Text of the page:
Home schooling? Try tackling time EasyRead Time Teacher
Clicker 8 – The latest version of the popular literacy support tool for primary and SEN classrooms Crick Software
It’s over to HUE! HUE
Supporting teachers with free Sumdog access during school closures Sumdog
Leading education supplier launches Coronavirus support for teachers and parents Hope Education
Teach Early Years Magazine Subscribe today!
Teach Primary Magazine Subscribe today!
Teach Secondary Magazine Subscribe today!
Technology and Innovation Magazine Order now!
Teach Reading and Writing Magazine Order now!
Oxford University Press Courses
Albert Stephen Bright is the son of two scientists (and named for two more). And so, when his mother dies of cancer, and the vicar talks of heaven at her funeral, it’s perhaps not surprising that his dad should try and explain what he thinks might have happened to her in terms of quantum physics. Less predictable is what happens when Albie takes this information, adds it to what he knows about Schrödinger’s famous theoretical feline and the radioactive properties of a rotting banana – and constructs a machine that enables him to explore parallel universes in search of one where his mum is still alive. Chris Edge’s writing is wonderfully fresh and acute, and as he tells Albie’s story he addresses some difficult issues, including bullying and parental absence as well as bereavement, with enormous empathy and a wicked understanding of ten-year-old humour. This is an accessible, inclusive delight of an adventure, with a bittersweet centre – that will take readers as far as their curiosity dares them to go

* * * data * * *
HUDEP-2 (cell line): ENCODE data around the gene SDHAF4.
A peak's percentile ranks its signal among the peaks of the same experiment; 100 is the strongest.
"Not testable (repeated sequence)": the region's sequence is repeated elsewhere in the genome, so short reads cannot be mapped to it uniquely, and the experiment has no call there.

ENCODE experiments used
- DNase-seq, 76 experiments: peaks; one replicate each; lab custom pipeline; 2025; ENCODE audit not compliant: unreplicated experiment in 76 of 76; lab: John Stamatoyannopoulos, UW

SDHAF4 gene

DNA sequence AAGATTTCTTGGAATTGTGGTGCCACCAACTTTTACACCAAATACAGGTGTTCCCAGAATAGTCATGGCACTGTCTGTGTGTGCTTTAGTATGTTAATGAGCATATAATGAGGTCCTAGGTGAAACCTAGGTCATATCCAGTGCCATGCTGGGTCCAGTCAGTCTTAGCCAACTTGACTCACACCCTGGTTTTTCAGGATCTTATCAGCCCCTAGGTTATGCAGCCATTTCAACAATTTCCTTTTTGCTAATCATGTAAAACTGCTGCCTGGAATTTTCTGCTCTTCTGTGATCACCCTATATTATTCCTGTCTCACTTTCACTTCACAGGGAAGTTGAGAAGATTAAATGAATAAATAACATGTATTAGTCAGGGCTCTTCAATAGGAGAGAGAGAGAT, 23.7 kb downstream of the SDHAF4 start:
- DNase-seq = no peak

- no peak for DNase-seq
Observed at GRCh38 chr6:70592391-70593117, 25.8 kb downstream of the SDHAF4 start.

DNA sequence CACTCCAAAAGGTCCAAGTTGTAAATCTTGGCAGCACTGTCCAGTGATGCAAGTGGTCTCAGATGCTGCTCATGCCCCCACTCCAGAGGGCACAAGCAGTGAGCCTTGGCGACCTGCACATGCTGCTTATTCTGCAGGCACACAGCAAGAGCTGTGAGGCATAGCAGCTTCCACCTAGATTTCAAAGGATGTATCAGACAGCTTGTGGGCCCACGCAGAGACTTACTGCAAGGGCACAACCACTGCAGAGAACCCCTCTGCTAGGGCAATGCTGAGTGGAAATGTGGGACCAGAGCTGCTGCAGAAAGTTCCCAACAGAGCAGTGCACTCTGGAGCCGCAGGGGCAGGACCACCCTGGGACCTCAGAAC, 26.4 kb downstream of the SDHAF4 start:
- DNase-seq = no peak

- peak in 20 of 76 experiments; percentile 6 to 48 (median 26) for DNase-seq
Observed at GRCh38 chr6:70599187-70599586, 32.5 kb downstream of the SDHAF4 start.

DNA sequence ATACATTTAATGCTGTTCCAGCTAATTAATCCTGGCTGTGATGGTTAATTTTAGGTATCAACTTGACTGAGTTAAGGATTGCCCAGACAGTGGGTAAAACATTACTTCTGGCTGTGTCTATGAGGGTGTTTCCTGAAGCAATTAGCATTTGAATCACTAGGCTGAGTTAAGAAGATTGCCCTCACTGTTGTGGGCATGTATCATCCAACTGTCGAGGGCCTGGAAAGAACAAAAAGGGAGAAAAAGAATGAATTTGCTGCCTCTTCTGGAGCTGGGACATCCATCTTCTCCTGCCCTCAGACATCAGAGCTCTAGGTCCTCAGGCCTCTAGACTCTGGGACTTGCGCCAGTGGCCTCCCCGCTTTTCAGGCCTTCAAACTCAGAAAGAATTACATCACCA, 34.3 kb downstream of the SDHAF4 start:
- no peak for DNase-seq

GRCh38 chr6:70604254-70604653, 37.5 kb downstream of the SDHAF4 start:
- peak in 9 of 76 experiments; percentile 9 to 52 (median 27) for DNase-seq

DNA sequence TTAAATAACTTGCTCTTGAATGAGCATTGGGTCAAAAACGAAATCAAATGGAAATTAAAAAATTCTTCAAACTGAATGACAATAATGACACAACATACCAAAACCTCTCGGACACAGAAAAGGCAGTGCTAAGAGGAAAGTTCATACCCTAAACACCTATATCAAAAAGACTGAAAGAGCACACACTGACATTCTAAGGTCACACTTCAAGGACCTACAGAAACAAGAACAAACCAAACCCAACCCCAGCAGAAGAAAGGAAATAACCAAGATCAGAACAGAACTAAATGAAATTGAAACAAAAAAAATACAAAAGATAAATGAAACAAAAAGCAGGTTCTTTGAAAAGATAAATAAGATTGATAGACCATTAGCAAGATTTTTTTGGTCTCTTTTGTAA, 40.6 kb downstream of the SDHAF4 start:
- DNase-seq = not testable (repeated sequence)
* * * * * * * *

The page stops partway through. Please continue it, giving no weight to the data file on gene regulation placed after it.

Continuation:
Find us on: